Where Bronze Age Man Meets Sherlock Holmes

Dartmoor, in the county of Devon, has the largest number of prehistoric monuments in England and Grimspound is one of the most amazing. Even if you've never been to Devon, you may actually know this place.

Victorian detective writer Sir Arthur Conan Doyle describes it as Sherlock Holmes' hideout in The Hound of the Baskervilles!

And here's what Sherlock Holmes' intrepid biographer, Dr Watson, has to say about it:

"... down beneath me in a cleft of the hills there was a circle of the old stone huts, and in the middle of them there was one which retained sufficient roof to act as a screen against the weather.... A vague pathway among the boulders led to the dilapidated opening which served as a door ... "

Unfortunately, only remnants of the huts remain today, certainly not enough to shelter anyone. But when this site was first excavated in 1894-1896 by the Dartmoor Exploration Committee, the findings were widely publicised and Sir Arthur Conan Doyle seems to have taken careful note. He describes the huts as 'neolithic', but we believe today that Grimspound is actually a Bronze Age settlement.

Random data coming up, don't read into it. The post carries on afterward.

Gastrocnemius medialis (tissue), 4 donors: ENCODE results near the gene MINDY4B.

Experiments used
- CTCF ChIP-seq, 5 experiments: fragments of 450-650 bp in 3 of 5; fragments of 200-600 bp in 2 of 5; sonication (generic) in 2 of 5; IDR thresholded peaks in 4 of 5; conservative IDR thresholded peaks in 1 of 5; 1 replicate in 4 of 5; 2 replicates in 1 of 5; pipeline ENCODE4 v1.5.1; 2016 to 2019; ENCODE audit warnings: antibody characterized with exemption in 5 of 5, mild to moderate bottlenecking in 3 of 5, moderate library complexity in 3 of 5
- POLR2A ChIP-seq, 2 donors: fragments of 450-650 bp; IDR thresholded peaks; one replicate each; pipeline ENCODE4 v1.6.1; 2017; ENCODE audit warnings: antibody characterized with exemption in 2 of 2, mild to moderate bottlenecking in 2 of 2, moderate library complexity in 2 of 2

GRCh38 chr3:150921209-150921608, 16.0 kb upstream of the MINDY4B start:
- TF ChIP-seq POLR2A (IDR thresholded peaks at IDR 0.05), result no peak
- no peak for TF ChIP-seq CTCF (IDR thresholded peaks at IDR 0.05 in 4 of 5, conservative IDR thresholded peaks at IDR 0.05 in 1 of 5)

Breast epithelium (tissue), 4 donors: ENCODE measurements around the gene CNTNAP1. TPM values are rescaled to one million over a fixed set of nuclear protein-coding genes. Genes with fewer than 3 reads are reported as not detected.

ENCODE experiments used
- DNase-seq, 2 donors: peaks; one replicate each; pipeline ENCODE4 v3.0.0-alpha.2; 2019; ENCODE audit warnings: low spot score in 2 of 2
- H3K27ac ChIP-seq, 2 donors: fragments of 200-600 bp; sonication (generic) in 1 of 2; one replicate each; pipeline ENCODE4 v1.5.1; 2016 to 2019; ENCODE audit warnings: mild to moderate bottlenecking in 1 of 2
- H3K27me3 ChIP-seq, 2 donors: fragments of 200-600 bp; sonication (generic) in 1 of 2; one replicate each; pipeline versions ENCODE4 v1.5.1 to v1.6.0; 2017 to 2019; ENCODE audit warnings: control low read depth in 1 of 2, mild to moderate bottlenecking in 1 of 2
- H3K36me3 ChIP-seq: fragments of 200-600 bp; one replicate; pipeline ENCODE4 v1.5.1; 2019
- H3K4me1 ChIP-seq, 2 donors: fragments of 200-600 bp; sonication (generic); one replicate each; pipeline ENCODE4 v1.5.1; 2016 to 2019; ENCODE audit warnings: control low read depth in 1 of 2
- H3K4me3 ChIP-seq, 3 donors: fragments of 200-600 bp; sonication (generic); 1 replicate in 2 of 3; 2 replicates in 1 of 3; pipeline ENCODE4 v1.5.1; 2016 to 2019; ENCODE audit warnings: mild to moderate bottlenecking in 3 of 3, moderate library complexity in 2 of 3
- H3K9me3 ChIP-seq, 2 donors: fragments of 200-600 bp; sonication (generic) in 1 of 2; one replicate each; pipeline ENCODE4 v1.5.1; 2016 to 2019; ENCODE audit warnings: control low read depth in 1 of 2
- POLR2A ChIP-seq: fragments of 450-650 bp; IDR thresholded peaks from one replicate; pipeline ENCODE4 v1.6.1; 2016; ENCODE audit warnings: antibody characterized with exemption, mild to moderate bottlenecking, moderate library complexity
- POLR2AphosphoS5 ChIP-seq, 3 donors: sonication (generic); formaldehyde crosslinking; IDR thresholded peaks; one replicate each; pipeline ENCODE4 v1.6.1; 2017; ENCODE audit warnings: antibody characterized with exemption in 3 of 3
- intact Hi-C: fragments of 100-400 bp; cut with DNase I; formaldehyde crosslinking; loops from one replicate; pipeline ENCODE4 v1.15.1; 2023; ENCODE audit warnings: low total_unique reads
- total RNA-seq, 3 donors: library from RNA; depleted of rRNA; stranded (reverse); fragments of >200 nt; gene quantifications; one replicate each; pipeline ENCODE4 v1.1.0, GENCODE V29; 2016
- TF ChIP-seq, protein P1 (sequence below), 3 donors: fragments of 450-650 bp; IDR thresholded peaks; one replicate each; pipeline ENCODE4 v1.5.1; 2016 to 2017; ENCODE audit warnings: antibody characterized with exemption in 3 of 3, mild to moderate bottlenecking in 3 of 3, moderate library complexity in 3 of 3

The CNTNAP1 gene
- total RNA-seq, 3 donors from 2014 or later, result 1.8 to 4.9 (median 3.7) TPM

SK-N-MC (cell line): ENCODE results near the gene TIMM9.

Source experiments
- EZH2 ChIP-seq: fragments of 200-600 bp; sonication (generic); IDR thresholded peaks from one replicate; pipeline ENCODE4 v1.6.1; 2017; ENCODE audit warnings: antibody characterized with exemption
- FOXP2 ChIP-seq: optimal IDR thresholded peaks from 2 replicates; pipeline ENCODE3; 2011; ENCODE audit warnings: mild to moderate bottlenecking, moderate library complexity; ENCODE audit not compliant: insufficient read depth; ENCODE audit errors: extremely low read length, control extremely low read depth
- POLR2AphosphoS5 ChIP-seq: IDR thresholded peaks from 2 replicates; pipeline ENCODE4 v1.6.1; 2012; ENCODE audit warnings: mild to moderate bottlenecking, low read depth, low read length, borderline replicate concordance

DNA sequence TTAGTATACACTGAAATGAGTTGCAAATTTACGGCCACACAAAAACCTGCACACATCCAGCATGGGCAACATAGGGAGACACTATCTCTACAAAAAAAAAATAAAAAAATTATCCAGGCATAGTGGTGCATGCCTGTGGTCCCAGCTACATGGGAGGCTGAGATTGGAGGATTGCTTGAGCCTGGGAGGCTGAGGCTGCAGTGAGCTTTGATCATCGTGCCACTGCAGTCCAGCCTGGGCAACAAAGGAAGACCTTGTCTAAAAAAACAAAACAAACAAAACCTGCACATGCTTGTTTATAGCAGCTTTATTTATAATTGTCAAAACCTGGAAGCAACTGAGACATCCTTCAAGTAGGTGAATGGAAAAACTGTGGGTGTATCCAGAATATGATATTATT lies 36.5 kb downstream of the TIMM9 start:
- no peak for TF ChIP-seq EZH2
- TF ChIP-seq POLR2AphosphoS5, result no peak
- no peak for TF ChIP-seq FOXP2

A thick double wall encloses a 4 acre site. Inside are the foundations of 24 huts, 13 of which show no signs of habitation and may have been storage rooms.

The remaining huts are circular with a clearly defined, paved entrance. A few even have a porch! Inside, either in the centre of the hut or opposite the entrance, is evidence of a hearth and some huts appear to have a raised platform off to one side which may have been where the occupants slept.

The purpose of the settlement is still subject of argument. Archaeologist think that the settlement was not a place that people fled to when danger threatened. It has thick, protective walls and a ready supply of water, but is tucked into a small valley without far-reaching views.

Only a small number of objects - a few bits of pottery and an arrowhead - have so far been discovered on the site. So we can't really say if Grimspound was a Bronze Age cattle ranch, a festival village or a religious site.

But we do know that it is a place that draws people and inspires them. Thousands of years ago the area inspired people to build their homes here. Only a 100 years ago it inspired Sir Arthur Conan Doyle to use it as a setting in one of his stories.

And who knows whom it will inspire next?

Alternatively, these pages will tell you more about England's prehistoric sites: